802.11n Wireless: Ready or Not?

Cisco-owned Linksys has announced new wireless networking gear based on the 802.11n specification, a technology that boosts range, bandwidth and throughput, but one that is still surrounded by interoperability questions.

A wireless area network (WAN) based on 802.11n has the potential to carry high-definition video and other high-density data at higher speeds over larger areas, and to provide more bandwidth for more users in the enterprise.

However, use of the gear today would be limited to today’s bandwidth and data transfer capabilities in notebooks and other devices. In addition, 802.11n is only a specification with a draft implementation, and has yet to win ratification from the Institute of Electronics Engineers (IEEE), and yet to have testing and certification standards from the WiFi Alliance.

Draft Strategy

Nevertheless, Linksys said its new Wireless N products, to be built to the 802.11n Draft Specification, would boost the range of WiFi as much as four times, and bump data throughput as much as 12 times compared to 802.11g.

This would give users of N-based wireless networks the ability to surf the Web, run multiple streams of high-definition video, listen to digital music and make Internet phone calls all at the same time, according to Linksys.

The company said its Wireless-N Broadband Router, the WRT300N, and Notebook Adapter, WPC300N, were immediately available from BestBuy.com for about US$150 and $120, respectively.

Testing the Waters

Some industry observers indicated there is demand for 802.11n technology now, including ABI Research Principal Analyst Mike Wolf.

“The emergence of high-definition video, along with the growing use of Voice over IP, online gaming, and other applications by consumers requires network bandwidth that greatly exceeds what is available from 802.11g,” he said.

Linksys Vice President and General Manager of Home Networking Malachy Moynihan addressed the interoperability issues of the emerging wireless technology by stressing the testing that was done on the new Wireless-N products.

“Because of the importance of the technology, we have taken the unique step of conducting extensive testing with multiple vendors to ensure that the greatest possible number of them will perform at peak levels when interacting with our 802.11n products,” Moynihan said.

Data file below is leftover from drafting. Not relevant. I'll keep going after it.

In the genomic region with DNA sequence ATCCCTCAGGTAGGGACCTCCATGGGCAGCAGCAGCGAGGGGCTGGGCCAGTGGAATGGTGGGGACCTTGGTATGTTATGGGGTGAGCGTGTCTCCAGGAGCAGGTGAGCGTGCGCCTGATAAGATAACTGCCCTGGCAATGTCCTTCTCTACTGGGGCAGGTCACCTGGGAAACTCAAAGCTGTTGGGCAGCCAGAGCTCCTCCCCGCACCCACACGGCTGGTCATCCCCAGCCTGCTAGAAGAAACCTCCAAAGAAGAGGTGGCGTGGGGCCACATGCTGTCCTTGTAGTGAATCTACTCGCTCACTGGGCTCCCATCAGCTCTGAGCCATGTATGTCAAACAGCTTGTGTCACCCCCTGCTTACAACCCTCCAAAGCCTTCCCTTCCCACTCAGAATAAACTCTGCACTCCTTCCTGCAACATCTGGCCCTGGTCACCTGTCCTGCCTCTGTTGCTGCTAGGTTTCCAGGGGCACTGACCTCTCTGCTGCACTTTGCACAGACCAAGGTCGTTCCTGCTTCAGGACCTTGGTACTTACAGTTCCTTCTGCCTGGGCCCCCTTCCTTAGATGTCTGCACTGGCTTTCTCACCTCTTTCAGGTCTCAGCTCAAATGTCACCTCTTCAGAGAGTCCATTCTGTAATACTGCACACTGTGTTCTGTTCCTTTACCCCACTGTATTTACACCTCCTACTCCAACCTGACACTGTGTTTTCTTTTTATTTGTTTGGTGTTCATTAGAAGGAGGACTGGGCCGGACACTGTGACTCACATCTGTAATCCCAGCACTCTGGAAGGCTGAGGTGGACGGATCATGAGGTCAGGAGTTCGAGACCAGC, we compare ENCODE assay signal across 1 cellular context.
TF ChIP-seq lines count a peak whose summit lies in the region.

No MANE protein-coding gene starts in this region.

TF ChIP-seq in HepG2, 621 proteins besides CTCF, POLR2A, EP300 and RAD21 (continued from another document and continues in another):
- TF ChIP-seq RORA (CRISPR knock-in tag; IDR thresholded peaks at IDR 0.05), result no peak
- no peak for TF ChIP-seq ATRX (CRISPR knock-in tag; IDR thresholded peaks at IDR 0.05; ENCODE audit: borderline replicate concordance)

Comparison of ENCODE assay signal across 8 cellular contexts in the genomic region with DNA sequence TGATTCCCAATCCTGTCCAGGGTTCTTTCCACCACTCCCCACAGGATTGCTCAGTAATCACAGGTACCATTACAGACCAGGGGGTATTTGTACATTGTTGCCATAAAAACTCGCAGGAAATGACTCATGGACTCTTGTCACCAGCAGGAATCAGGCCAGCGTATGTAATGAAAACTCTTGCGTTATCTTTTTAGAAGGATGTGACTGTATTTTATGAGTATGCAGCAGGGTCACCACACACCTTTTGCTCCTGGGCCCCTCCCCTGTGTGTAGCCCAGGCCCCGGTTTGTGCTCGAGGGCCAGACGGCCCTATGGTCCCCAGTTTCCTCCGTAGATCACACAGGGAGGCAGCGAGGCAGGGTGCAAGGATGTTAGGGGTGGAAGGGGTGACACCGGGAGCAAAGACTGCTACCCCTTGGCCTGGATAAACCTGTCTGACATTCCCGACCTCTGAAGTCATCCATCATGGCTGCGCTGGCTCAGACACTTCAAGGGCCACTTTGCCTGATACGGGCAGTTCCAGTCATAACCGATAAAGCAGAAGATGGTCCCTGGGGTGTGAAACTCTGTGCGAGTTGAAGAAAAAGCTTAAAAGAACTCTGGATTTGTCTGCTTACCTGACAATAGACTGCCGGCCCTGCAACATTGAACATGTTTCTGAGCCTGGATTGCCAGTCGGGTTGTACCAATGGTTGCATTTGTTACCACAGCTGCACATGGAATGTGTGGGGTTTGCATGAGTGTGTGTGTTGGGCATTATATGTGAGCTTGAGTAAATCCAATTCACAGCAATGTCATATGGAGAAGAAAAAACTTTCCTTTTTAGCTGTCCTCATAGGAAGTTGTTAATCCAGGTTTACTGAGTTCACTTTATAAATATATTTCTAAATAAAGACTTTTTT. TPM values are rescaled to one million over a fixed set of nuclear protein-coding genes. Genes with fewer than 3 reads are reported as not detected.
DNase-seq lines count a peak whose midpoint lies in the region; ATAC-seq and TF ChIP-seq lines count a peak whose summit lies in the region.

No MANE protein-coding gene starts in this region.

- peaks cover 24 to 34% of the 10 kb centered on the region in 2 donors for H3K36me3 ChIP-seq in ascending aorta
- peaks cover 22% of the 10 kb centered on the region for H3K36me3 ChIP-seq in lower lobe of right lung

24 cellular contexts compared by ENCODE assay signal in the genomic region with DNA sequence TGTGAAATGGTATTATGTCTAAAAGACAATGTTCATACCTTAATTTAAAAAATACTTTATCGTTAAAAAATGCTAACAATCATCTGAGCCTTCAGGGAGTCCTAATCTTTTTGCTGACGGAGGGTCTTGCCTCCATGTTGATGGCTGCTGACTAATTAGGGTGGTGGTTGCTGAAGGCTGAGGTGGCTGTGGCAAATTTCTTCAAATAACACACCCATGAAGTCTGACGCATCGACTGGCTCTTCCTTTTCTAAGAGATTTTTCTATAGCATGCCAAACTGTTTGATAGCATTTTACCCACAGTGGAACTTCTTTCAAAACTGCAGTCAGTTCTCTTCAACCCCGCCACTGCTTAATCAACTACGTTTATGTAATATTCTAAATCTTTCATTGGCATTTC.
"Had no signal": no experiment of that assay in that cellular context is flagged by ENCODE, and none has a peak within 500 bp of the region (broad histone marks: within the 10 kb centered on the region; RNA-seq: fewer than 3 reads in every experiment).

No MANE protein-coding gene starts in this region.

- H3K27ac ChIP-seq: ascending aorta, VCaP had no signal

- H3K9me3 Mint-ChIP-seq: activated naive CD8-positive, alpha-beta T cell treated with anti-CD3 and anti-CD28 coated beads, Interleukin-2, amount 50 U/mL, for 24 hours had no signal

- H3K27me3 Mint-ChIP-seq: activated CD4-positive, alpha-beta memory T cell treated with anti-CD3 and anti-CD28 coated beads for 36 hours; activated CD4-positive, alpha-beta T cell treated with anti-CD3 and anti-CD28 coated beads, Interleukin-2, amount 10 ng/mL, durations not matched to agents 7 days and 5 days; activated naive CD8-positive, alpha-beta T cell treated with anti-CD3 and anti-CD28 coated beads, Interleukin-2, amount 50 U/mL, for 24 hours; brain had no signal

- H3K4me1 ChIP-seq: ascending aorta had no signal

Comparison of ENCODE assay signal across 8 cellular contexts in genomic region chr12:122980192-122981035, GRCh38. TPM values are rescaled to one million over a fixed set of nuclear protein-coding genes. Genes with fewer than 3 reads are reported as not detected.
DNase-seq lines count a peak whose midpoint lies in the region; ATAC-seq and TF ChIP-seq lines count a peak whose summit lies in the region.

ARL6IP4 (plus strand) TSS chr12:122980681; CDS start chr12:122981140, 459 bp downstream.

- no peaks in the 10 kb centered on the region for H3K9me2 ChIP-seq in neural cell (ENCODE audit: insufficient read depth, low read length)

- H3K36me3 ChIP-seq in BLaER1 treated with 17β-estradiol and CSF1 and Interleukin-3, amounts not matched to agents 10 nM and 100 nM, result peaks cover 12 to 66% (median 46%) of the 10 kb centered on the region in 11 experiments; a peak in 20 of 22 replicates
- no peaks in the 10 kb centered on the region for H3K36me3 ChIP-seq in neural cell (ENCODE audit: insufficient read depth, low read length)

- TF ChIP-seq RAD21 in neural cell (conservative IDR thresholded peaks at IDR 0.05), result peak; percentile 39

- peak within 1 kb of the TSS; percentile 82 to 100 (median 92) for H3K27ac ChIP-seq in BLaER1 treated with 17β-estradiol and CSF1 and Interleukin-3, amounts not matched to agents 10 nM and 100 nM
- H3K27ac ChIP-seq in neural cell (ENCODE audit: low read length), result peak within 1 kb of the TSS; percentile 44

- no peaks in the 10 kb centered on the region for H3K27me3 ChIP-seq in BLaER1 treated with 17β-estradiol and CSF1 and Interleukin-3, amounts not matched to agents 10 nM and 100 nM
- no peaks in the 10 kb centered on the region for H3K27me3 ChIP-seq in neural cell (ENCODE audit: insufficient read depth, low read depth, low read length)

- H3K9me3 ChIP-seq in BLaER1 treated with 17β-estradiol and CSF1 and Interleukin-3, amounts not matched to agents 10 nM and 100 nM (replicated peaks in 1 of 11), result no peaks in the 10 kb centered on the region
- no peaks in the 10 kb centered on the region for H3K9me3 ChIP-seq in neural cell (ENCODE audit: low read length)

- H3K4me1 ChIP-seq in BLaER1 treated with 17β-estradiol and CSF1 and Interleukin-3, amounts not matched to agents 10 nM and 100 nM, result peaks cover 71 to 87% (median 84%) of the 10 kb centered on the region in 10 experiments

Alphabet Soup

Although the interoperability questions are a major sticking point for corporations, the matter is not as significant for home users, Gartner Research Vice President Phil Redman told TechNewsWorld.

For consumers, he said, the issue is the benefit of 802.11n, which may not mean much with desktops and notebooks that are based on 802.11b, g or a.

The rollout of the developing 802.11n technology may impact the use of 802.11a, Redman said. The main issue though, he stressed, is the lack of improvement with a wireless router that is still limited by the wireless capabilities of the devices it connects.

“I think that’s going to cause confusion on the consumer side, because people don’t understand the difference,” he said.

Wait to Work

It might not be a bad consumer decision to purchase the new 802.11n products, if they are good quality and do not require support calls to Linksys, Ovum Vice President of Wireless Telecoms Roger Entner told TechNewsWorld.

However, the analyst was skeptical of the technology this soon, advising that to ensure equipment will work with other, newer wireless equipment and electronics, it is best to wait.

“Typically, you should wait until the full standard is out,” he said. “Pre-anything might work with [a single company], but when the final version comes out, it doesn’t work with anything.”

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